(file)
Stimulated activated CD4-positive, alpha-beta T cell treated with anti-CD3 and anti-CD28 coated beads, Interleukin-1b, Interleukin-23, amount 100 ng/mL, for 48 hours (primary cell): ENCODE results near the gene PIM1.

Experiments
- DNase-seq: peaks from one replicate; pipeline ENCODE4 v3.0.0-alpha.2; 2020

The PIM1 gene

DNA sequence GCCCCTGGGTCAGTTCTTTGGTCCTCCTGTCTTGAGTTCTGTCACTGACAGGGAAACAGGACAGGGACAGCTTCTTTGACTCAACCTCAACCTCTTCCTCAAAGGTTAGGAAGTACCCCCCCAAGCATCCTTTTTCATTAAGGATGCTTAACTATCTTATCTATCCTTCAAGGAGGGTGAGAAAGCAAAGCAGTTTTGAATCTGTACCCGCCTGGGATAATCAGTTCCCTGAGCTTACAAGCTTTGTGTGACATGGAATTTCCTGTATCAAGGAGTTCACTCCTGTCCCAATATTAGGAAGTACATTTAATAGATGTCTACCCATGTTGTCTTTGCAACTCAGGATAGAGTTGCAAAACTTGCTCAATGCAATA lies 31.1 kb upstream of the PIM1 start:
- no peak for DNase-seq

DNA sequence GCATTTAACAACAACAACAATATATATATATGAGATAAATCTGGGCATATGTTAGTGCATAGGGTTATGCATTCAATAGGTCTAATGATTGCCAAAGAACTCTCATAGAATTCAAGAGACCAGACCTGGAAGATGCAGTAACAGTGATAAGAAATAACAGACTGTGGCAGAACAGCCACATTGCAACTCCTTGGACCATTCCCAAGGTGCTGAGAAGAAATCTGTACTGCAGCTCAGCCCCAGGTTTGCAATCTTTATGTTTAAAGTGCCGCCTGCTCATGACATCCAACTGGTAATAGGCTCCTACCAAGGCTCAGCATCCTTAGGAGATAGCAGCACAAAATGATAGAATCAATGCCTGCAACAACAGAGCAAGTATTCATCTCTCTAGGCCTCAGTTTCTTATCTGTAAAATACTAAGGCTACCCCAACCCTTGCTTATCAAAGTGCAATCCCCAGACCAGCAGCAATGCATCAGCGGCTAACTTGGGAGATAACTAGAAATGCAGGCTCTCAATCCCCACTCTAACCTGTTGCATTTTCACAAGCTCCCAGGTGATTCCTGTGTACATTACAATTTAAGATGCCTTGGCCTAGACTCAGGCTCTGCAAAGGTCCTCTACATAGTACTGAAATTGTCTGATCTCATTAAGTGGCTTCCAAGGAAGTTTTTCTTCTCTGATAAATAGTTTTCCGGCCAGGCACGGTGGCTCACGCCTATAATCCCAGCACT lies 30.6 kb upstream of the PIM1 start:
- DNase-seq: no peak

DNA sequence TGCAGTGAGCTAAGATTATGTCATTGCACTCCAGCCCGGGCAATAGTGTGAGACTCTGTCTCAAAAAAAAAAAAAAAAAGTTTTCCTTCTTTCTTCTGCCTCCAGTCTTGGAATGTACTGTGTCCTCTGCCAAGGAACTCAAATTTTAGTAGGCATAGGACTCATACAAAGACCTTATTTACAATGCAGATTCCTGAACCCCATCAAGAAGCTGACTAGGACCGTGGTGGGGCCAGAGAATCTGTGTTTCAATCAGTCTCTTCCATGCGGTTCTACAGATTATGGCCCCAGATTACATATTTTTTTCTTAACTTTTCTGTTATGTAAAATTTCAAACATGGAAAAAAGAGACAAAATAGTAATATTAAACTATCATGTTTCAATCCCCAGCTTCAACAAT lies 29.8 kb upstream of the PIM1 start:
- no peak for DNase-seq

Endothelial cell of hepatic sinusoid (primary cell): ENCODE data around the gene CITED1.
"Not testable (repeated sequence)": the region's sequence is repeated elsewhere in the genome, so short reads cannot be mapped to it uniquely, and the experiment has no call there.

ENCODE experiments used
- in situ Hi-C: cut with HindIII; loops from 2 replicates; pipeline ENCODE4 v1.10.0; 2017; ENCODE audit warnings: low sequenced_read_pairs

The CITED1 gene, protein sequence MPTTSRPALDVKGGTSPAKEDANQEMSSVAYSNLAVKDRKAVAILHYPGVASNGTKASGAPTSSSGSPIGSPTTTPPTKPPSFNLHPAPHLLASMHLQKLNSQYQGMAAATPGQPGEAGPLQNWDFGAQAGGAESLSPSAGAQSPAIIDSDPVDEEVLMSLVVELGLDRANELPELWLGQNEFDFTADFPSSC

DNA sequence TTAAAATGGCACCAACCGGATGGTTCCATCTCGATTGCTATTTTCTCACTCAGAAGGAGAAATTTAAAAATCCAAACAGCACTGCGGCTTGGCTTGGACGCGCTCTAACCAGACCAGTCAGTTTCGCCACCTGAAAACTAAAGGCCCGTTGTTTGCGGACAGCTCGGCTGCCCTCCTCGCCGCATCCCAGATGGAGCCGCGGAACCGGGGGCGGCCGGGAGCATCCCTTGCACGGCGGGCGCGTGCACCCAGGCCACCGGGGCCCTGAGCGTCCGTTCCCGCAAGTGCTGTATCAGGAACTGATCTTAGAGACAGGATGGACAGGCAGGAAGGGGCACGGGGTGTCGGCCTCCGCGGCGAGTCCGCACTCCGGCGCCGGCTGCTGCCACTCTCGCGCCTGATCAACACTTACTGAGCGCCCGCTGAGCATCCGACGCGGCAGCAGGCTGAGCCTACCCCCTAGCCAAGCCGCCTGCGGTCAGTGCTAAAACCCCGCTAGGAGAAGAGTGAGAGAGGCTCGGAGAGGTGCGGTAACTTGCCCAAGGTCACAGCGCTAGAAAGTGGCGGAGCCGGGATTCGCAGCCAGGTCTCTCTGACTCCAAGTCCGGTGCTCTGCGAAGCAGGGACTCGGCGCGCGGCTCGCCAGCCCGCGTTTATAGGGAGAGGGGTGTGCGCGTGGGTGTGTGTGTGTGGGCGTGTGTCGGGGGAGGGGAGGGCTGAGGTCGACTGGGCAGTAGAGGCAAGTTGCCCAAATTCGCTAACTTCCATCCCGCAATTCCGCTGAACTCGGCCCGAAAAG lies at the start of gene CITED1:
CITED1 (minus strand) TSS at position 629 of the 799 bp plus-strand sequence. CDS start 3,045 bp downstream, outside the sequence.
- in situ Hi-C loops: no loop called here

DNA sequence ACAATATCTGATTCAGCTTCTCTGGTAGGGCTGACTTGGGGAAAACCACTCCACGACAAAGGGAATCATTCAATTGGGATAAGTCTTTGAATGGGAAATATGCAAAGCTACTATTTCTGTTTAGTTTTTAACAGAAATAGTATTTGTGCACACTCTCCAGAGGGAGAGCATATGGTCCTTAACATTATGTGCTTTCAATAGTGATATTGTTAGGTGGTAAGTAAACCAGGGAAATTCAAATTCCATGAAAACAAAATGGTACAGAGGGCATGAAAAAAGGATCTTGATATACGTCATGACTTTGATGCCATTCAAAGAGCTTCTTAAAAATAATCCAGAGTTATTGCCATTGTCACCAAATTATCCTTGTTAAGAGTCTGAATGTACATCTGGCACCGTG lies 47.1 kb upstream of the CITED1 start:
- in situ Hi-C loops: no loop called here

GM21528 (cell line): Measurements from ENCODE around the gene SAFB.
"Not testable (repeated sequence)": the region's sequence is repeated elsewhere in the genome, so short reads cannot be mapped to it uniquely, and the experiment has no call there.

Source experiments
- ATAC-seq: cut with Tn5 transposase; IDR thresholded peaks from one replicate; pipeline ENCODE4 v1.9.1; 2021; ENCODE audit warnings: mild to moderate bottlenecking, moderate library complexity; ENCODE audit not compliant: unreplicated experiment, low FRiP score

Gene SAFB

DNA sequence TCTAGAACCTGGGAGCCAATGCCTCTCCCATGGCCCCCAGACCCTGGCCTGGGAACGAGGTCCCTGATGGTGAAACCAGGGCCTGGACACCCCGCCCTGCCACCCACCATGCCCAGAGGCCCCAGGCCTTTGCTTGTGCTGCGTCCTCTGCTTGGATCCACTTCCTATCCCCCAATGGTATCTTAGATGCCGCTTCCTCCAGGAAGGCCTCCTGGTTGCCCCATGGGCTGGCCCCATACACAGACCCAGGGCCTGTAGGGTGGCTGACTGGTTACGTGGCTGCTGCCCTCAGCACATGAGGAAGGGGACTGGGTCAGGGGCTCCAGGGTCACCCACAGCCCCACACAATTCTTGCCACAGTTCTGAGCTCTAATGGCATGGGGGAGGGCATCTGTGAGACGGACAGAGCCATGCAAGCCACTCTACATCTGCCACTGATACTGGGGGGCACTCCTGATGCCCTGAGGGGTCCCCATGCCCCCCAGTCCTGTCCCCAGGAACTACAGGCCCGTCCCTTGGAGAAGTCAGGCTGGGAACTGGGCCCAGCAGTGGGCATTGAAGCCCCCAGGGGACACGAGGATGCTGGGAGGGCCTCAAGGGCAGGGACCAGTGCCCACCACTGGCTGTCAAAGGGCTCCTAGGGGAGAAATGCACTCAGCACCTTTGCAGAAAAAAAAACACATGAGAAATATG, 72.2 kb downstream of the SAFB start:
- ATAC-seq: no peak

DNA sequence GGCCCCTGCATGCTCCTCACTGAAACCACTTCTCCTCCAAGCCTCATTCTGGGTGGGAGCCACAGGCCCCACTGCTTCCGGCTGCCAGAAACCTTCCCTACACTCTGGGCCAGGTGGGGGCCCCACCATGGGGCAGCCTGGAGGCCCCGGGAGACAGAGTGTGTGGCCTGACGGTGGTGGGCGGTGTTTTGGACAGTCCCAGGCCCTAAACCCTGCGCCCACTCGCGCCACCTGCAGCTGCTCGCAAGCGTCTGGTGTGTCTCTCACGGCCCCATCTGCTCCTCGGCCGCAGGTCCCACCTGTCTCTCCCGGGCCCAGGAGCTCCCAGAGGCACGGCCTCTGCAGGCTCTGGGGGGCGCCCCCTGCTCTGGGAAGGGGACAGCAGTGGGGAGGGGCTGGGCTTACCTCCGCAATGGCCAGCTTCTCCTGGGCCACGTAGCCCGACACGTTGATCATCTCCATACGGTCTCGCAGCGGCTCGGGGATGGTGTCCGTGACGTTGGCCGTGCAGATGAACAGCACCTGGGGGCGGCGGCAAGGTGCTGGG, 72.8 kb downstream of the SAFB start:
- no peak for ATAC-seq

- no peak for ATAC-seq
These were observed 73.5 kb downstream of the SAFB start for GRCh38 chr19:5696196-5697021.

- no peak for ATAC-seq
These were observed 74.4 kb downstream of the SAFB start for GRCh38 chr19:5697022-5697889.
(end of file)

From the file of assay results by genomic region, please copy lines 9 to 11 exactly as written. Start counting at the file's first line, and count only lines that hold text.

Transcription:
DNA sequence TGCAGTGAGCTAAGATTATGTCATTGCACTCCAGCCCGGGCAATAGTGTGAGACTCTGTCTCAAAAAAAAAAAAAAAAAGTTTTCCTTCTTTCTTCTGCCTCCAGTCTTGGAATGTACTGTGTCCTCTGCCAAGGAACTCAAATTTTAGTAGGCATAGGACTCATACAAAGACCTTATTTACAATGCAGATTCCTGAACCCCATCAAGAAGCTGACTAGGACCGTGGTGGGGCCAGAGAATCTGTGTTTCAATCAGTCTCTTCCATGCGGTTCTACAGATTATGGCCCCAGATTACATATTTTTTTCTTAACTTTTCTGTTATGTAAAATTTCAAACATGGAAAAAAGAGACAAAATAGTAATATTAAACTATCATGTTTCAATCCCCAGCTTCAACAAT lies 29.8 kb upstream of the PIM1 start:
- no peak for DNase-seq

Endothelial cell of hepatic sinusoid (primary cell): ENCODE data around the gene CITED1.